• 7.
    Kjellsson Lindblom, Emely
    et al.
    Stockholm University, Faculty of Science, Department of Physics.
    Ureba, Ana
    Stockholm University, Faculty of Science, Department of Physics.
    Dasu, Alexandru
    Wersäll, Peter
    Even, Aniek J. G.
    van Elmpt, Wouter
    Lambin, Philippe
    Toma-Dasu, Iuliana
    Stockholm University, Faculty of Science, Department of Physics. Karolinska Institutet, Sweden.
    Impact of SBRT fractionation in hypoxia dose painting - accounting for heterogeneous and dynamic tumour oxygenation2019In: Medical physics (Lancaster), ISSN 0094-2405, Vol. 46, no 5, p. 2512-2521Article in journal (Refereed)
    Abstract [en]

    Purpose

    Tumor hypoxia, often found in nonsmall cell lung cancer (NSCLC), implies an increased resistance to radiotherapy. Pretreatment assessment of tumor oxygenation is, therefore, warranted in these patients, as functional imaging of hypoxia could be used as a basis for dose painting. This study aimed at investigating the feasibility of using a method for calculating the dose required in hypoxic subvolumes segmented on 18F‐HX4 positron emission tomography (PET) imaging of NSCLC.

    Methods

    Positron emission tomography imaging data based on the hypoxia tracer 18F‐HX4 of 19 NSCLC patients were included in the study. Normalized tracer uptake was converted to oxygen partial pressure (pO2) and hypoxic target volumes (HTVs) were segmented using a threshold of 10 mmHg. Uniform doses required to overcome the hypoxic resistance in the target volumes were calculated based on a previously proposed method taking into account the effect of interfraction reoxygenation, for fractionation schedules ranging from extremely hypofractionated stereotactic body radiotherapy (SBRT) to conventionally fractionated radiotherapy.

    Results

    Gross target volumes ranged between 6.2 and 859.6 cm3, and the hypoxic fraction < 10 mmHg between 1.2% and 72.4%. The calculated doses for overcoming the resistance of cells in the HTVs were comparable to those currently prescribed in clinical practice as well as those previously tested in feasibility studies on dose escalation in NSCLC. Depending on the size of the HTV and the distribution of pO2, HTV doses were calculated as 43.6–48.4 Gy for a three‐fraction schedule, 51.7–57.6 Gy for five fractions, and 59.5–66.4 Gy for eight fractions. For patients in whom the HTV pO2 distribution was more favorable, a lower dose was required despite a bigger volume. Tumor control probability was lower for single‐fraction schedules, while higher levels of tumor control probability were found for schedules employing several fractions.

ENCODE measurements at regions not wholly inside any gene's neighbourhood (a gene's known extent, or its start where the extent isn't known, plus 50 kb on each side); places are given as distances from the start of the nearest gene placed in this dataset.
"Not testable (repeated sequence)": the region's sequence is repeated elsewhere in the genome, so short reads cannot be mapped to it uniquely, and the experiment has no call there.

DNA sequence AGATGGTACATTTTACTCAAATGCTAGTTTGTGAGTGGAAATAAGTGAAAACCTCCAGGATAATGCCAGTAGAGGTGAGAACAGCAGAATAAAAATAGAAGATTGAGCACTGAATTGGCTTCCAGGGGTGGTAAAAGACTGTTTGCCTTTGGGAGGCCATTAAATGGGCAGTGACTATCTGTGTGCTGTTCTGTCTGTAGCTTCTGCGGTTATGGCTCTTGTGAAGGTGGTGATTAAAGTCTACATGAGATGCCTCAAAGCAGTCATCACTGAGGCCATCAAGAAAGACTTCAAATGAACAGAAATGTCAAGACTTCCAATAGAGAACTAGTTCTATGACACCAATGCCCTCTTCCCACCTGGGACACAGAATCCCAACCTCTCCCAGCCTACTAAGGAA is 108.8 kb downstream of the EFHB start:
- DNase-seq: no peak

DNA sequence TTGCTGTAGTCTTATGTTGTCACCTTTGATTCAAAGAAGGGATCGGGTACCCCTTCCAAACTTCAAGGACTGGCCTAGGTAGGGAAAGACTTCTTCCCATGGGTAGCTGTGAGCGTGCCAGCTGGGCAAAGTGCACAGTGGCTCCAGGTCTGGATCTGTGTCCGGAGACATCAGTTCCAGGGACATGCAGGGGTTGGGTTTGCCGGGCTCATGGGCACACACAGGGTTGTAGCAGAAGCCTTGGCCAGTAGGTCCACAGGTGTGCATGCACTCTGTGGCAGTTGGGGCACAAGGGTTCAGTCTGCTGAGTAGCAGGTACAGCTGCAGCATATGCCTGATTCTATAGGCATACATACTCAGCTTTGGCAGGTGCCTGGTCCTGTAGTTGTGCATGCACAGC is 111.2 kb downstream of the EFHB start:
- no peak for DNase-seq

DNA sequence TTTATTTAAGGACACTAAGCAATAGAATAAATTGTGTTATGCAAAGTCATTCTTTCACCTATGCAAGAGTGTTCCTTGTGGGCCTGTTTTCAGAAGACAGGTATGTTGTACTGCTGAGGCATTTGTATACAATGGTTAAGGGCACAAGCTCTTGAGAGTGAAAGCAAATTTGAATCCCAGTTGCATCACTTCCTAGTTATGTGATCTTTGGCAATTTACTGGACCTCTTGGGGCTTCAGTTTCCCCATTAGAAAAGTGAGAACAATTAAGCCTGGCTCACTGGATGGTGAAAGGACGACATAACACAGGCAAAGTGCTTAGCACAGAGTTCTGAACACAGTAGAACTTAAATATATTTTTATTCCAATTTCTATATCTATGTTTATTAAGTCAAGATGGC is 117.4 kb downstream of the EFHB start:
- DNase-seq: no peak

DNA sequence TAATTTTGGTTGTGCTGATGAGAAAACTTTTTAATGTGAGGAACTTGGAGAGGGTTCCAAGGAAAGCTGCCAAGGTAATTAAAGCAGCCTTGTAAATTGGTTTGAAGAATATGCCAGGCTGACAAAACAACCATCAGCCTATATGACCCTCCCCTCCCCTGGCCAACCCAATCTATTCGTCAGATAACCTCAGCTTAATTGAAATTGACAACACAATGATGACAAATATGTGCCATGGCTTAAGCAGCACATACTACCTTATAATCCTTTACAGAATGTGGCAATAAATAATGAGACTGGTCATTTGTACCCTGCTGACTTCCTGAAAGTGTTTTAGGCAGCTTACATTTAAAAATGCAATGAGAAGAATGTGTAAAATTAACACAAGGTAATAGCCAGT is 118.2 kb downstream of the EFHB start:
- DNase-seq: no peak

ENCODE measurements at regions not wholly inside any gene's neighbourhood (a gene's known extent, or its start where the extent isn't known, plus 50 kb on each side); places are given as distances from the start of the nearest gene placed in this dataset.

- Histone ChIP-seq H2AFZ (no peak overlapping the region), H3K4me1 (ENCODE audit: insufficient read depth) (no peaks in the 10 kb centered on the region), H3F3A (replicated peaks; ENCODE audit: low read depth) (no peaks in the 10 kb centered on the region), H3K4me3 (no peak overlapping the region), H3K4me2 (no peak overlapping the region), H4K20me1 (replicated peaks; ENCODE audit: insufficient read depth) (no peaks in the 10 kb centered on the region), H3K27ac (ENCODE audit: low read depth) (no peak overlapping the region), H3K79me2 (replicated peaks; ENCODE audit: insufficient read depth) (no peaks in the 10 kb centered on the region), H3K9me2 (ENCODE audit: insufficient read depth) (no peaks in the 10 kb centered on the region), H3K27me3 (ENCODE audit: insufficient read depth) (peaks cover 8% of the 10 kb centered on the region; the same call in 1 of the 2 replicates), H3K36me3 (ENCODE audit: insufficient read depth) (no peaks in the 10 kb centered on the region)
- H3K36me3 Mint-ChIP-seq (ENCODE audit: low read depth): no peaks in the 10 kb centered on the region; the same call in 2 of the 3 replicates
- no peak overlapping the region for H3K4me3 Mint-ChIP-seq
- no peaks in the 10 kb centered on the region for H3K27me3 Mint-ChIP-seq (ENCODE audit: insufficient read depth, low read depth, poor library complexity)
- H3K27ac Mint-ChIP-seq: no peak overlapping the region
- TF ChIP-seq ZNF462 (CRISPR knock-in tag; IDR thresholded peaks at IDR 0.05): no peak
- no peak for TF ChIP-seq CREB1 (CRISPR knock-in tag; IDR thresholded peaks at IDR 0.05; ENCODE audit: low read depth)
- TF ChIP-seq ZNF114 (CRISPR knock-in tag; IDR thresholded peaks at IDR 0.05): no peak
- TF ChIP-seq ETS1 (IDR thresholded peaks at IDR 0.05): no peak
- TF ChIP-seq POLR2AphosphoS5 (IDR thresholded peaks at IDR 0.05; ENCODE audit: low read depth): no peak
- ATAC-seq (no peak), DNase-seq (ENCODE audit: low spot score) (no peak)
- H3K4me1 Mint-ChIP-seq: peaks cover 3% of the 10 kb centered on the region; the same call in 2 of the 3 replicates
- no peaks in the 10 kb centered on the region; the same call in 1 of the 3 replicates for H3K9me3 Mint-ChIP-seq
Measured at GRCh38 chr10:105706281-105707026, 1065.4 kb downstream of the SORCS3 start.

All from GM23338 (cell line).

Conclusions

    The method to account for heterogeneous and dynamic hypoxia in target volume segmentation and dose prescription based on 18F‐HX4‐PET imaging appears feasible in NSCLC patients. The distribution of oxygen partial pressure within HTV could impact the required prescribed dose more than the size of the volume.

  • 8. Knaup, Courtney
    et al.
    Mavroidis, Panayiotis
    Stockholm University, Faculty of Science, Department of Physics.
    Esquivel, Carlos
    Stathakis, Sotirios
    Swanson, Gregory
    Baltas, Dimos
    Papanikolaou, Nikos
    Investigating the dosimetric and tumor control consequences of prostate seed loss and migration2012In: Medical physics (Lancaster), ISSN 0094-2405, Vol. 39, no 6, p. 3291-3298Article in journal (Refereed)
    Abstract [en]

    Purpose: Low dose-rate brachytherapy is commonly used to treat prostate cancer. However, once implanted, the seeds are vulnerable to loss and movement. The goal of this work is to investigate the dosimetric and radiobiological effects of the types of seed loss and migration commonly seen in prostate brachytherapy. Methods: Five patients were used in this study. For each patient three treatment plans were created using Iodine-125, Palladium-103, and Cesium-131 seeds. The three seeds that were closest to the urethra were identified and modeled as the seeds lost through the urethra. The three seeds closest to the exterior of prostatic capsule were identified and modeled as those lost from the prostate periphery. The seed locations and organ contours were exported from Prowess and used by in-house software to perform the dosimetric and radiobiological evaluation. Seed loss was simulated by simultaneously removing 1, 2, or 3 seeds near the urethra 0, 2, or 4 days after the implant or removing seeds near the exterior of the prostate 14, 21, or 28 days after the implant. Results: Loss of one, two or three seeds through the urethra results in a D-90 reduction of 2%, 5%, and 7% loss, respectively. Due to delayed loss of peripheral seeds, the dosimetric effects are less severe than for loss through the urethra. However, while the dose reduction is modest for multiple lost seeds, the reduction in tumor control probability was minimal. Conclusions: The goal of this work was to investigate the dosimetric and radiobiological effects of the types of seed loss and migration commonly seen in prostate brachytherapy. The results presented show that loss of multiple seeds can cause a substantial reduction of D-90 coverage. However, for the patients in this study the dose reduction was not seen to reduce tumor control probability. (C) 2012 American Association of Physicists in Medicine.